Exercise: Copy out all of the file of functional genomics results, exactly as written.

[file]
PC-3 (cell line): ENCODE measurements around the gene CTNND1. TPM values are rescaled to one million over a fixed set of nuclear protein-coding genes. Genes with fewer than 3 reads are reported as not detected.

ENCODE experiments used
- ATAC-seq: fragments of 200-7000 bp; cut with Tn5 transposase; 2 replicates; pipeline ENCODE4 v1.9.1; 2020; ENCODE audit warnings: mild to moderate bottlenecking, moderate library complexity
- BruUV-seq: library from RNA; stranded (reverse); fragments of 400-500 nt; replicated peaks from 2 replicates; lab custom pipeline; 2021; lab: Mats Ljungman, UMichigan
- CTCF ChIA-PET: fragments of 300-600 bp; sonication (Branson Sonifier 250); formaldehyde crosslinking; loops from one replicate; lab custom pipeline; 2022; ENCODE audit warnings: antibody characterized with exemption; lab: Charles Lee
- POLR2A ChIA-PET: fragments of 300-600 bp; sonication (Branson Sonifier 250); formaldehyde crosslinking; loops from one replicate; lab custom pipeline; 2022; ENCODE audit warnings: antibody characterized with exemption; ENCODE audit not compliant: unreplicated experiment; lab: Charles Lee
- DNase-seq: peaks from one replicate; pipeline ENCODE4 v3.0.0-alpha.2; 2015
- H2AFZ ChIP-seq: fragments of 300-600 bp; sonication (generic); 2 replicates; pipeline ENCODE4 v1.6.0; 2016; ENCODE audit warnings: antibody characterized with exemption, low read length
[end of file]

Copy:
PC-3 (cell line): ENCODE measurements around the gene CTNND1. TPM values are rescaled to one million over a fixed set of nuclear protein-coding genes. Genes with fewer than 3 reads are reported as not detected.

ENCODE experiments used
- ATAC-seq: fragments of 200-7000 bp; cut with Tn5 transposase; 2 replicates; pipeline ENCODE4 v1.9.1; 2020; ENCODE audit warnings: mild to moderate bottlenecking, moderate library complexity
- BruUV-seq: library from RNA; stranded (reverse); fragments of 400-500 nt; replicated peaks from 2 replicates; lab custom pipeline; 2021; lab: Mats Ljungman, UMichigan
- CTCF ChIA-PET: fragments of 300-600 bp; sonication (Branson Sonifier 250); formaldehyde crosslinking; loops from one replicate; lab custom pipeline; 2022; ENCODE audit warnings: antibody characterized with exemption; lab: Charles Lee
- POLR2A ChIA-PET: fragments of 300-600 bp; sonication (Branson Sonifier 250); formaldehyde crosslinking; loops from one replicate; lab custom pipeline; 2022; ENCODE audit warnings: antibody characterized with exemption; ENCODE audit not compliant: unreplicated experiment; lab: Charles Lee
- DNase-seq: peaks from one replicate; pipeline ENCODE4 v3.0.0-alpha.2; 2015
- H2AFZ ChIP-seq: fragments of 300-600 bp; sonication (generic); 2 replicates; pipeline ENCODE4 v1.6.0; 2016; ENCODE audit warnings: antibody characterized with exemption, low read length